Given that access to energy plays a significant role in human development, India which accounts for nearly 400 million people without access to electricity or good quality primary energy sources needs to enhance dependence on solar technology and associated products for meeting the rapidly increasing energy demand.

The Human Development Index rankings produced by the United Nations Development Programme show a strong correlation with the per capita energy consumption of nations.

No country with annual electricity consumption of less than 4,000 kWh per person per year has an HDI value of 0.9 or higher. Similarly, no country with consumption of more than 5,000 kWh per person per year has an HDI value lower than 0.8. The correlation suggests that to improve the quality of life and nurture socio-economic growth in developing nations, it is vitally important to ensure that people have adequate access to primary sources of energy, including electricity.

Solar panels_ProjectsMonitorA recently released report that was conceived by the Switzerland-based International Centre for Trade and Sustainable Development and written by Madhavan Nampoothiri and Hari Manoharan of RESolve Energy Consultants in India reveals that an estimated 800 million people in Asia live without access to electricity while about 630 million people have limited or no access to electricity in Africa.

The report titled ‘International Trade and Access to Sustainable Energy: Issues and Lessons from Country Experiences’ points towards the huge inequality in electricity consumption that exists across the globe. The per capita consumption in North America is almost 25 times that in South Asia or sub-Saharan Africa.

“The number of people without access to energy globally is high, and there is a significant bias towards developing nations, particularly India and sub-Saharan Africa. One indicator of the mismatch between developed and developing countries is the amount of energy consumed per capita. It has been estimated that the per capita primary energy consumption in South Asian and African countries is about 17 million BTU per person and 16 million BTU per person, respectively. This is in stark contrast to the 254 million BTU per person and 134 million BTU per person seen in the US and Europe, respectively,” says the report.

According to the report, on a micro level, lack of energy access has a bigger impact on the livelihood of women than that of men. Also, the quality of life for people in rural areas suffers more. In addition, most people with insufficient access to electricity use traditional fossil fuels, particularly kerosene due to the subsidy provided by governments, which in turn has an adverse impact on the health of people leading to significant loss of productivity.

The report focuses on equipment critical to providing access to off-grid sustainable energy through solar off-grid home systems, rural mini-grids and solar lighting appliances.

“Due to highly disbursed centres of demand, solar technology and associated products lend themselves to fulfilling energy demands in regions where it is most needed,” says the report, adding that the various solar products available at present fall into three broad categories – solar portable lights, solar home lighting systems and solar power based mini or micro grids.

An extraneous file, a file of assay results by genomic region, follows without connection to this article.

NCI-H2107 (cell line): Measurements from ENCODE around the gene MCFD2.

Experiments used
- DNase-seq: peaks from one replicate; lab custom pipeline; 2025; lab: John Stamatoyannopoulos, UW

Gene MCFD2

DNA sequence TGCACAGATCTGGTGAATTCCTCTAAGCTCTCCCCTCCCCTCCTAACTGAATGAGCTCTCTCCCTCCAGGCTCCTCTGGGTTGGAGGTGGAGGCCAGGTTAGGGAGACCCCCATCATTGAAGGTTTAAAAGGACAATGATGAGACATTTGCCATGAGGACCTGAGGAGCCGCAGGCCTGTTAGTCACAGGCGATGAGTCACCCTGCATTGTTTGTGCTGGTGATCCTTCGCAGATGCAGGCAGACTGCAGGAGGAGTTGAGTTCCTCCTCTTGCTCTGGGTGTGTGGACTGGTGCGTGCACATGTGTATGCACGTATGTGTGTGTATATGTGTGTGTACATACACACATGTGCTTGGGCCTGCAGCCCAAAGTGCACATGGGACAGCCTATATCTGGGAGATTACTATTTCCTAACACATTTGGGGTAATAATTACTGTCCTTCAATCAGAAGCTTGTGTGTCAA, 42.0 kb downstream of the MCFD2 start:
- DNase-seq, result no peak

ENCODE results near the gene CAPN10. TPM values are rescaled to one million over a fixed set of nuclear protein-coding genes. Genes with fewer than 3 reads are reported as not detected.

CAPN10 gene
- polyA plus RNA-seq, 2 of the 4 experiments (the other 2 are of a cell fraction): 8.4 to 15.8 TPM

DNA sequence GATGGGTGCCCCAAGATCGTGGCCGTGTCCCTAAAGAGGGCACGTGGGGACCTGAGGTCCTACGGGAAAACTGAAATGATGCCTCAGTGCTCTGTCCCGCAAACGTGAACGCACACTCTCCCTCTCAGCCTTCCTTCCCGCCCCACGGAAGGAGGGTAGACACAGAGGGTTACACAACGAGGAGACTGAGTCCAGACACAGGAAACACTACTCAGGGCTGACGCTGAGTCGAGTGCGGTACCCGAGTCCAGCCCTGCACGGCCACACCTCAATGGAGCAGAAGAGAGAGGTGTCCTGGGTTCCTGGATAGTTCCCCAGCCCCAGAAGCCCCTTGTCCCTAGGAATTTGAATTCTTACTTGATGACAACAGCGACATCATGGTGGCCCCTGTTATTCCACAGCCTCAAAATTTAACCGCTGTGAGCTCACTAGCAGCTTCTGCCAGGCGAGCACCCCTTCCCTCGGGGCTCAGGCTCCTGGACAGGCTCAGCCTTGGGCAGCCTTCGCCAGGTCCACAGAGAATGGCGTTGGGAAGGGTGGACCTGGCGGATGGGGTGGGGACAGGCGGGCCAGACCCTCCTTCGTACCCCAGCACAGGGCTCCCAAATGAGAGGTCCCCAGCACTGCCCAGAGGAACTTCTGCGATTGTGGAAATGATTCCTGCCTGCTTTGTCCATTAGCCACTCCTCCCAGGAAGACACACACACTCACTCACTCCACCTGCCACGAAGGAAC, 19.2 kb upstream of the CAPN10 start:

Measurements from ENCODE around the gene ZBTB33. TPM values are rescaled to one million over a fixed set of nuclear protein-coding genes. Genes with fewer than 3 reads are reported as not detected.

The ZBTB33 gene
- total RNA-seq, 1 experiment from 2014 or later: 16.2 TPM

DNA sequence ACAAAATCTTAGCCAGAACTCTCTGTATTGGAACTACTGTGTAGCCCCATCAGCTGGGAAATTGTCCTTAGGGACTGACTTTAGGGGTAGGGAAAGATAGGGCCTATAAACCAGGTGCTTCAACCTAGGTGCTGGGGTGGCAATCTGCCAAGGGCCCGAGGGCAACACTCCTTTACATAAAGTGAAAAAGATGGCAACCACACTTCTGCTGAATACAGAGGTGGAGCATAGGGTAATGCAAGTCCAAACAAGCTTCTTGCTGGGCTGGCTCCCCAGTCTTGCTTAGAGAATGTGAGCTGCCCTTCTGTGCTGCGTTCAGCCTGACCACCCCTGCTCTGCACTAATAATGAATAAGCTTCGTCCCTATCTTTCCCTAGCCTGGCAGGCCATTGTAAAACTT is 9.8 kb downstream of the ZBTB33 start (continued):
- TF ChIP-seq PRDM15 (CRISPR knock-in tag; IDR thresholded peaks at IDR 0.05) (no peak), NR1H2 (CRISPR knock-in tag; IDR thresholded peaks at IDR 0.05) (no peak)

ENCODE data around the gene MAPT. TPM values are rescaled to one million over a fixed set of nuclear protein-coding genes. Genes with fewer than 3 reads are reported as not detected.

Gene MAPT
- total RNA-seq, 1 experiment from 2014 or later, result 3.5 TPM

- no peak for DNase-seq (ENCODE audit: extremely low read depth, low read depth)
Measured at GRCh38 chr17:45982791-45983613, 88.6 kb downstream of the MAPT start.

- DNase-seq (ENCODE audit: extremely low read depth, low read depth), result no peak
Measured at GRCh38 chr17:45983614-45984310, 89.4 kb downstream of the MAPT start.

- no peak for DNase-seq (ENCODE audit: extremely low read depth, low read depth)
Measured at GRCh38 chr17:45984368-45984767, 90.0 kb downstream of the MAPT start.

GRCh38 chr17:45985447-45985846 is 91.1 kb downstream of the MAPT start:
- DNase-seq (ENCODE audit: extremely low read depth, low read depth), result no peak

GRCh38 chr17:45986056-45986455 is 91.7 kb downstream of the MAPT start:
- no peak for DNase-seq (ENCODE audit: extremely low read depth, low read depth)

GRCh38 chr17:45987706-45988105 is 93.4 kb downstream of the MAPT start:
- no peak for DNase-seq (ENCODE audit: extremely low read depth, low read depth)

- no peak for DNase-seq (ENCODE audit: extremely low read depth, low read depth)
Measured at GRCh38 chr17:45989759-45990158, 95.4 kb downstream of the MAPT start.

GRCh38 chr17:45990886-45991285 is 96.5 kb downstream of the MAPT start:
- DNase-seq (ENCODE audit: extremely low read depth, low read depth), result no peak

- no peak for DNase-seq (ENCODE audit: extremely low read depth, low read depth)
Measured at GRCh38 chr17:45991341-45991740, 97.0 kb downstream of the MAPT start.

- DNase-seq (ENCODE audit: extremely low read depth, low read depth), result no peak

The factors that influence the choice of any given product include affordability or cost to consumer and density of population.

The report lists the various bottlenecks that currently impede the rate of uptake for solar products as well as the sector’s growth. Among them are high capital costs, access to finance on both the supply and demand side, market spoilage due to sale and distribution of low-quality products with low durability, lack of awareness with regard to available products, slow rate of policy implementation and also lack of focus of policies to foster growth of a domestic eco system, high import duties and taxes levied on renewable energy-based products and components associated with their manufacture and assembly, difficulties in after-sales service and distribution owing to remote nature of the market and improper implementation of standards.

Stressing that the hurdles plaguing the sector at present are not insurmountable, the report goes on to suggest measures for improving the rate of uptake for solar products. The measures include innovation in business model through the use of ‘pay-as-you-go’ model or rental model to combat high capital costs, access to finance innovation across the value chain, establishment of certification, testing, and standardization centres to ensure that the products sold in the market conform to acceptable standards, awareness creation initiatives, shift in national policy focus toward developing a complete eco system, relaxation in duties and taxes and revision of standardization practices to ensure sufficient room for product customization based on individual consumer preferences without sacrificing quality.


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